Marvin Pritts, a horticulture professor at Cornell University, explains how recent weather conditions have made this year promising for fruit growers.
“We are experiencing a good strawberry crop and anticipate an outstanding blueberry crop. Blueberry fruits have a waxy skin that sheds water so they are much less susceptible to fruit mold than strawberries and raspberries. They are thriving this spring.
“Three conditions have made this year a favorable one for most fruit growers, including strawberry growers. First, the winter was mild with temperatures not as extreme as in the past three years. Second, strawberry plants in most locations in New York were not yet in flower when the last frosts hit. Growers to the south were not so fortunate because plants were in full flower when the last hard frosts occurred, and this did considerable damage to strawberries, blueberries and peaches. Third, there has been ample soil moisture to enlarge fruits.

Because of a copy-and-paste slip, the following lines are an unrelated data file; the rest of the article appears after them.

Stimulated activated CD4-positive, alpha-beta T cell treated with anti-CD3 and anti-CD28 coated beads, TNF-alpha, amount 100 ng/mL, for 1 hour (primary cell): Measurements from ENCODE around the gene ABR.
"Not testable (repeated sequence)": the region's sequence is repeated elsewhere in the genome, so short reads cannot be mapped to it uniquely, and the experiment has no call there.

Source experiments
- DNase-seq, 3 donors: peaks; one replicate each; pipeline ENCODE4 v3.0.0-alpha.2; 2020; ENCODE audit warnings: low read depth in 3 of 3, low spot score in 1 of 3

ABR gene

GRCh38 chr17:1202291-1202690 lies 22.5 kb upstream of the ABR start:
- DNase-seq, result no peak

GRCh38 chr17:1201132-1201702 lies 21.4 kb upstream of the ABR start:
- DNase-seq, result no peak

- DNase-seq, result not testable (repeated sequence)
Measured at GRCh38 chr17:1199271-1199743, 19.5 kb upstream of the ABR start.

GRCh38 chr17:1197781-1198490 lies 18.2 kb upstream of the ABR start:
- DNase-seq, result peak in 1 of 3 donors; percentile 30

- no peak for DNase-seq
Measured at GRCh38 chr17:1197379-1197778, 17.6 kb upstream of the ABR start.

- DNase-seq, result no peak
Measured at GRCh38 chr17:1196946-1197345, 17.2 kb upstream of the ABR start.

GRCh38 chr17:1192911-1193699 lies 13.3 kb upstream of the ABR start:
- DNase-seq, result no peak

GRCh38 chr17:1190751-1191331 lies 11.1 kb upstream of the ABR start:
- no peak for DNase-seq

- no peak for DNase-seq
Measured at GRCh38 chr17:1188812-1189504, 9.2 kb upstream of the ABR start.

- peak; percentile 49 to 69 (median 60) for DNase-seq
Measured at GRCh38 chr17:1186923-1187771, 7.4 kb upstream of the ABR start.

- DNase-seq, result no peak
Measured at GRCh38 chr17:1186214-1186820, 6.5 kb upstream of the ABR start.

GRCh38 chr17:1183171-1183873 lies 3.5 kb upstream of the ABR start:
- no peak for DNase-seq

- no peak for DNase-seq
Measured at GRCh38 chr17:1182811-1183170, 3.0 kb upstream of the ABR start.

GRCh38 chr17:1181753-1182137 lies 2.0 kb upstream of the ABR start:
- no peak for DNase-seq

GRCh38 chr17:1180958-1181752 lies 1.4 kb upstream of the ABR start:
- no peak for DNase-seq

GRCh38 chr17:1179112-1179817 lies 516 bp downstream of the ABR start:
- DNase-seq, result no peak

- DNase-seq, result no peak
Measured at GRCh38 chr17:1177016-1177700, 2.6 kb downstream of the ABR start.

“This spring was not without problems. The cool temperatures have caused soil to warm slowly, so the season is behind normal in northern parts of the state. Too much rain also can be a problem. Growers have to be concerned about diseases and slugs when consistent rain occurs. Too much moisture and not enough sun also can cause berries to taste a little flat.
“We are experiencing more unpredictable weather and this makes it challenging for growers.”
Cornell University has television, ISDN and dedicated Skype/Google+ Hangout studios available for media interviews.
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